The “Al Azhar Militias” incident, in which some Muslim Brotherhood students staged a martial arts display in early December 2006, constitutes a turning point in the Brotherhood's relationship with the Egyptian regime. It triggered a regime crackdown—not the first during the presidency of Hosni Mubarak but the harshest and potentially the most important—with President Mubarak calling the Brotherhood “a threat to Egypt's security” and the Brotherhood announcing its determination to form a political party.
There is a long history of clashes between the Egyptian regime and the Brotherhood, but during the first part of Mubarak's presidency (in the 1980s) the organization was allowed to participate in politics via alliances with legal parties. In the 1990s, however, as terrorist attacks by Islamic extremists escalated, the regime began to crack down on the Brotherhood, which it considered the incubator for extremism. Legal action against the Brotherhood began in 1992, with junior and senior leaders occasionally put to trial in military courts. In addition, dozens or even hundreds of political candidates and campaign workers from the Brotherhood have typically been arrested in the months leading up to parliamentary elections, to be released weeks or months later.
The current clash is more intense by several measures. First, the charges raised against nearly forty Brotherhood leaders transferred to a military tribunal (among them Deputy Supreme Guide Khayrat Al Shatir and Guidance Bureau Member Muhammad Ali Bishr) go beyond the standard accusation of membership in a banned organization. There are also accusations of involvement in terrorism, money laundering, and forming paramilitary militias along the lines of the Iranian Revolutionary Guard, Hizbollah, and Hamas. Such charges are also being leveled at members living outside Egypt, including the millionaire Youssef Nada, who resides in Switzerland, and the Syrian Ghaleb Himmat. Second, the organization's financial base has been hit with the arrest of businessmen and financiers whose combined investments are estimated to be worth $4 billion. Furthermore, the Egyptian attorney general has frozen the assets, estimates of which range from $200,000 to $8 million, of twenty-nine Brotherhood leaders.
In addition to using legal and financial means, the regime is also using its constitutional reform program to undercut future political activity by the Brotherhood. Recent press reports on draft constitutional amendments under consideration by the Parliament suggest that Article 5 will ban the formation of any party not only “based on religion,” but even “with a religious reference point” (marja'iya), a formulation often used by Muslim democrat parties such as the Party of Justice and Development in Morocco. In addition, constitutional Articles 62 and 94 might be amended to reduce the ability of Brotherhood candidates to enter legislative elections as independents.
For its part, the Brotherhood has been flat-footed in its handling of the Al Azhar incident and its reaction to the regime's escalation campaign. It failed to mollify fears, especially amongst the elite, of its masked students, who brought to mind the Brotherhood's violent history during the 1940s.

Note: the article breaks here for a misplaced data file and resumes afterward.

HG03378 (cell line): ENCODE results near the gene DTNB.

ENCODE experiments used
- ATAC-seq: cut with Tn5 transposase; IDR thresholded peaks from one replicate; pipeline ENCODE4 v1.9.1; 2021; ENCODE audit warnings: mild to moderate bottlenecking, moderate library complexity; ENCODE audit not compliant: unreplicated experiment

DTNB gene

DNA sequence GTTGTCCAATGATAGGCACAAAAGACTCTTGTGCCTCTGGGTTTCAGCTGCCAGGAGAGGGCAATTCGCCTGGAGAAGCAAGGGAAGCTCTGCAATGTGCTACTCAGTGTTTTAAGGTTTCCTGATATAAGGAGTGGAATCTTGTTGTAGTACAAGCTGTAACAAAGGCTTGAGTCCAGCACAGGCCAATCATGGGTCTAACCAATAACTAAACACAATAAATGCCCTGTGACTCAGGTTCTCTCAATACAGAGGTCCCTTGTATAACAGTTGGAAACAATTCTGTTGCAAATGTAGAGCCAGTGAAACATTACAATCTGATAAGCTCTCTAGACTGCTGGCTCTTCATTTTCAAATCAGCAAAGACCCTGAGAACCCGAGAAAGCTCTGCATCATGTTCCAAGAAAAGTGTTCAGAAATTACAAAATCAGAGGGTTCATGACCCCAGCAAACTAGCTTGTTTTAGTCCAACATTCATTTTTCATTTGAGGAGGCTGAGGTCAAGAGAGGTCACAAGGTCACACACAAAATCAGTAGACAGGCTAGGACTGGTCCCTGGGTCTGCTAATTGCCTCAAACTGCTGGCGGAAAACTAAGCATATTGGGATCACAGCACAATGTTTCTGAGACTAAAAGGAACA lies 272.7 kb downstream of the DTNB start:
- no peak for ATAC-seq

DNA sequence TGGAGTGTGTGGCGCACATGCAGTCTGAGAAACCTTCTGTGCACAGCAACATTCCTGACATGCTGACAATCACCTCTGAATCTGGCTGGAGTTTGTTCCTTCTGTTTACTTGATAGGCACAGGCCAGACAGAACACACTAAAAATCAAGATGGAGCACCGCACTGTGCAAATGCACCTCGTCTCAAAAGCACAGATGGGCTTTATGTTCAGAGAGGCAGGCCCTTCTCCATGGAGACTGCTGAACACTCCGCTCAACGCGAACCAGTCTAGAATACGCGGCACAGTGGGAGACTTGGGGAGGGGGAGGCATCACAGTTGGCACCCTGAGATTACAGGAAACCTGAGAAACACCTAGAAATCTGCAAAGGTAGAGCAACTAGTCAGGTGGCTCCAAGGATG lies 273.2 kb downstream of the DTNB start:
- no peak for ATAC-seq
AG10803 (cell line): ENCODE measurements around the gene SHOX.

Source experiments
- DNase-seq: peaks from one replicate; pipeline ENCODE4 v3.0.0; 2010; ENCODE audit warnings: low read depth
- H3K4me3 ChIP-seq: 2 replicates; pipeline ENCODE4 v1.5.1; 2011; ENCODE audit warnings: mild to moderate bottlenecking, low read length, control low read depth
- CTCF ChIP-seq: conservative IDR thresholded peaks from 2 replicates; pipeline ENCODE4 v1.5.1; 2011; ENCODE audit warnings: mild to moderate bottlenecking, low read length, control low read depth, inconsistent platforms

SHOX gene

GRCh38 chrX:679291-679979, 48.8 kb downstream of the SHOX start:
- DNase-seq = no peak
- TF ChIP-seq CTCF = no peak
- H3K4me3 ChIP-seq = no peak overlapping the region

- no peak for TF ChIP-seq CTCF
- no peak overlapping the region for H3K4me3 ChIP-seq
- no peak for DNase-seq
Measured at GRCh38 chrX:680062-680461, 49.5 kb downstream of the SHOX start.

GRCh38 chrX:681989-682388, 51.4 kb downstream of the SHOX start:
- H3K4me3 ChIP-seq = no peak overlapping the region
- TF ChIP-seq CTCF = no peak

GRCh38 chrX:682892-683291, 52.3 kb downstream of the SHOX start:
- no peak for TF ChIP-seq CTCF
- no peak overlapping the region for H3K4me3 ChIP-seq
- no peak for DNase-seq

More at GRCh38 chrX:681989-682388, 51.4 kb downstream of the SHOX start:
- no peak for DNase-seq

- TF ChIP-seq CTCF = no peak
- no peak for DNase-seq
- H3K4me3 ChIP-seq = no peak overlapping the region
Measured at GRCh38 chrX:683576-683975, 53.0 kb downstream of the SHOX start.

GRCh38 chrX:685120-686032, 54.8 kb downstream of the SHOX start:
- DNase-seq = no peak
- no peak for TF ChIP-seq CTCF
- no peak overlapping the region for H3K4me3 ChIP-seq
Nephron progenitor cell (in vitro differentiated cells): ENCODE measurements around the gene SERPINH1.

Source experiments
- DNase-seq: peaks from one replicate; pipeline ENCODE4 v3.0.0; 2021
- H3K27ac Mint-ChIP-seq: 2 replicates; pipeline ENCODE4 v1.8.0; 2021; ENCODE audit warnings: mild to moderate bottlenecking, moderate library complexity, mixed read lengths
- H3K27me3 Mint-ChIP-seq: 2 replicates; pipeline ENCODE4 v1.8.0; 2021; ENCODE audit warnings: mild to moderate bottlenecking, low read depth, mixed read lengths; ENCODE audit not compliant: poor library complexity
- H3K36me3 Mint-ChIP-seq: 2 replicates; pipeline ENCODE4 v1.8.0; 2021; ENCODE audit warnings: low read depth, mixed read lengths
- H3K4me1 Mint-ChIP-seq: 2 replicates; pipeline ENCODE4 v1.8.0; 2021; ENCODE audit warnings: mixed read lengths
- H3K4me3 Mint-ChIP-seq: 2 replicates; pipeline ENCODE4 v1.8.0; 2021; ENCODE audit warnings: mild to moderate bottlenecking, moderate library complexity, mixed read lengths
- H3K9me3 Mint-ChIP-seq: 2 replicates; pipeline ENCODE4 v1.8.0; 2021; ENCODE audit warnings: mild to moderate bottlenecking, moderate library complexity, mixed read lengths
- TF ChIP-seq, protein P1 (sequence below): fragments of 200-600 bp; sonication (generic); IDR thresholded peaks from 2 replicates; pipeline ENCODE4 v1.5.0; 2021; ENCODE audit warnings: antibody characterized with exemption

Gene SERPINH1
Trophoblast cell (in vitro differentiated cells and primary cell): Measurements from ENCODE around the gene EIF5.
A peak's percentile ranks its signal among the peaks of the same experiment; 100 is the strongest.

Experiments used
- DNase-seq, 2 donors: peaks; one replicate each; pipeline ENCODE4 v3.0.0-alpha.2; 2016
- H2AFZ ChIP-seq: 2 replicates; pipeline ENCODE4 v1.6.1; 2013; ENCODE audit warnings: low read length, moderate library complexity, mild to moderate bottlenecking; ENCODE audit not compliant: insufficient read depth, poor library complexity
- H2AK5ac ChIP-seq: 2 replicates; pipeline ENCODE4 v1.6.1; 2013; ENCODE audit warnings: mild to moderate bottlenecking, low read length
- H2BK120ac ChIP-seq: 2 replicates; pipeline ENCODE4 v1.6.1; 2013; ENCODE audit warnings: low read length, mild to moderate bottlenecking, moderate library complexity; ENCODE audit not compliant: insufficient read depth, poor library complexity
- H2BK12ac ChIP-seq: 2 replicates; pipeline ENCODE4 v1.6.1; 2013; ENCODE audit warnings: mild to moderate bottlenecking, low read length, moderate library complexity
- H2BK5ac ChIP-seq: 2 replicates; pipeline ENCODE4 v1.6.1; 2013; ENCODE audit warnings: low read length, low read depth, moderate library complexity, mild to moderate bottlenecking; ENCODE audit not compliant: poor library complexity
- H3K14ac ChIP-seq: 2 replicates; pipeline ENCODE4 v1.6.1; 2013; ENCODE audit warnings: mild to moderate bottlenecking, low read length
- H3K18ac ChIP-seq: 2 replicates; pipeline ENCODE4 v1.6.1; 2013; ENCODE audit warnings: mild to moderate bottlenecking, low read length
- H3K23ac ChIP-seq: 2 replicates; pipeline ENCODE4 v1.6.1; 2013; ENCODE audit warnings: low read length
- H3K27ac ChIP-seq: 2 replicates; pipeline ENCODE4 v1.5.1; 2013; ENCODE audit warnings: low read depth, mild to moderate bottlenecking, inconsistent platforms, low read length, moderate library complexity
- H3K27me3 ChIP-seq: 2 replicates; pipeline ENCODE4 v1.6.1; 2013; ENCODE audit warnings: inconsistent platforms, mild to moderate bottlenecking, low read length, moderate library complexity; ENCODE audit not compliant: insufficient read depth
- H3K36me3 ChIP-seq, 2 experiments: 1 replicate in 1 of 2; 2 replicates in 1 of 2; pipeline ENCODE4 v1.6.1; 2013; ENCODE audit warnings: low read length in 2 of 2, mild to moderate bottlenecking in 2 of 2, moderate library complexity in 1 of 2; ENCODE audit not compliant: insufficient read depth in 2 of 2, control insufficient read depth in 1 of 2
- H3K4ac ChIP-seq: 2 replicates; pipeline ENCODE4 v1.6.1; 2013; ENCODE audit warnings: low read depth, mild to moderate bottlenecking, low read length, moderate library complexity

The Brotherhood's announcement that it will establish a party with an Islamic reference point seems to be an attempt to move the battle with the regime to the political level. Although the move represents a potentially constructive step towards transforming the Brotherhood into an openly political organization, it is also fraught with problems. The announcement came in reaction to the regime's crackdown and not as a result of thorough consultations within the organization. It is unclear what a party's relationship would be to the Brotherhood itself should the latter not be dissolved, what its religious authority would be, and the extent of its conformity to the rules of the democratic game. Thus this might be just the latest in a series of half-baked efforts by Brotherhood members to form parties, following in the footsteps of the abortive Consultative Party (1986), Reform Party (1990), Hope Party (1995), and Wasat Party (1996; still trying for licensing).
There are several ways of understanding the regime's current attack on the Brotherhood. First, the regime wishes to deflate the Brotherhood's expectations after the past two years of emboldening political victories, which perhaps led to the miscalculation evident in the “Al Azhar Militias” incident. Second, Mubarak's regime has relentlessly eliminated any potential alternative to itself for the past quarter century, which explains much of how it deals with any group possessing social legitimacy. Third, the regime is determined to guarantee a quiet presidential succession, whether after the end of Mubarak's term in 2011 or in the event of any alternative scenario. The current crisis seems to be the labor pains accompanying the birth of the Fourth Republic (since the 1952 coup), which means that Egypt is entering a critical stage of political suffering as its rulers put their house in order.
Khalil Al Anani is an Egyptian scholar. His forthcoming book is entitled Al Su'uud al siyaasi li al Ikhwaan al Muslimiin: dalaalat wa maalat (The Political Rise of the Egyptian Muslim Brotherhood: Connotations and Consequences). This article was translated from Arabic by Paul Wulfsberg.